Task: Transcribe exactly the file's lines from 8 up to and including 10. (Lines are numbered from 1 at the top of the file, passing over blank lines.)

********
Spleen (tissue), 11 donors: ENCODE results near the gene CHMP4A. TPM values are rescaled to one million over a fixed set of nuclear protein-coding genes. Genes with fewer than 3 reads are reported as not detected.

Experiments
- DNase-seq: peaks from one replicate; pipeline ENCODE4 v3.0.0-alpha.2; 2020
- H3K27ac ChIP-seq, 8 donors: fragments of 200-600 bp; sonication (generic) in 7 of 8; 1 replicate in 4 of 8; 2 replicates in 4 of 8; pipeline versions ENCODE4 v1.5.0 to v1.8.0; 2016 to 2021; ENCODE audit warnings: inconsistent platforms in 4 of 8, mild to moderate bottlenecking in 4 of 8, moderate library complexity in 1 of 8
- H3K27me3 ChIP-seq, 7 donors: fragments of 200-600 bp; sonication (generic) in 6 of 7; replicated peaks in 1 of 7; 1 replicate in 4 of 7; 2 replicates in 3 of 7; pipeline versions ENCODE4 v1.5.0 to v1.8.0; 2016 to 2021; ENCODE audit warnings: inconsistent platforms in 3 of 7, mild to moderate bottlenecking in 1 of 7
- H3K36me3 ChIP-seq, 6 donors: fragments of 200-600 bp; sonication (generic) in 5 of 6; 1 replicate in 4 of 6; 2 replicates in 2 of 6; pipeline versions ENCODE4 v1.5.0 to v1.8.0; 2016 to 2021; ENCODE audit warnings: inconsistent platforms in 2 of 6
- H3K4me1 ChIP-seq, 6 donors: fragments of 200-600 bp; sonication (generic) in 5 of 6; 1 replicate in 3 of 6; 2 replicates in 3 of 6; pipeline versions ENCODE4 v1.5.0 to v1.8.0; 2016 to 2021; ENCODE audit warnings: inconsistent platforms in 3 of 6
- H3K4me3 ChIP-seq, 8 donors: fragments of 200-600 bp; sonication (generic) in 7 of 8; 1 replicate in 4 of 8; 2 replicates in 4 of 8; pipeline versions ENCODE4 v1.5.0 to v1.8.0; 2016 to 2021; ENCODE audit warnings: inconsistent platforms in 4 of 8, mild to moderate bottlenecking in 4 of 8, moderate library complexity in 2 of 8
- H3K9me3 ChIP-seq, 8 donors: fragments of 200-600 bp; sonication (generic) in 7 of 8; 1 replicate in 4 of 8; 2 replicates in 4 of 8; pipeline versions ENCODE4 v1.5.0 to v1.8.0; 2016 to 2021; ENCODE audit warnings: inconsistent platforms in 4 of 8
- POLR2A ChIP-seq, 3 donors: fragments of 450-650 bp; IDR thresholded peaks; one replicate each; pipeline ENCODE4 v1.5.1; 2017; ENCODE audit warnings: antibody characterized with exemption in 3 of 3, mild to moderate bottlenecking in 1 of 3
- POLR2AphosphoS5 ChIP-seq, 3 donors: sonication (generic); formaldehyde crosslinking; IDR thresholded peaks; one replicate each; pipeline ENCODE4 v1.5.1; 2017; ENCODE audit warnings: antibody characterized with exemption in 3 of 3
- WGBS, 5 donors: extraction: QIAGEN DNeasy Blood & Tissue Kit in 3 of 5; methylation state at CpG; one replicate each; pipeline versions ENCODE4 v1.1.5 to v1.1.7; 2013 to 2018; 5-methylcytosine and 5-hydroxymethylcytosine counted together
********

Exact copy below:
- H3K4me3 ChIP-seq, 8 donors: fragments of 200-600 bp; sonication (generic) in 7 of 8; 1 replicate in 4 of 8; 2 replicates in 4 of 8; pipeline versions ENCODE4 v1.5.0 to v1.8.0; 2016 to 2021; ENCODE audit warnings: inconsistent platforms in 4 of 8, mild to moderate bottlenecking in 4 of 8, moderate library complexity in 2 of 8
- H3K9me3 ChIP-seq, 8 donors: fragments of 200-600 bp; sonication (generic) in 7 of 8; 1 replicate in 4 of 8; 2 replicates in 4 of 8; pipeline versions ENCODE4 v1.5.0 to v1.8.0; 2016 to 2021; ENCODE audit warnings: inconsistent platforms in 4 of 8
- POLR2A ChIP-seq, 3 donors: fragments of 450-650 bp; IDR thresholded peaks; one replicate each; pipeline ENCODE4 v1.5.1; 2017; ENCODE audit warnings: antibody characterized with exemption in 3 of 3, mild to moderate bottlenecking in 1 of 3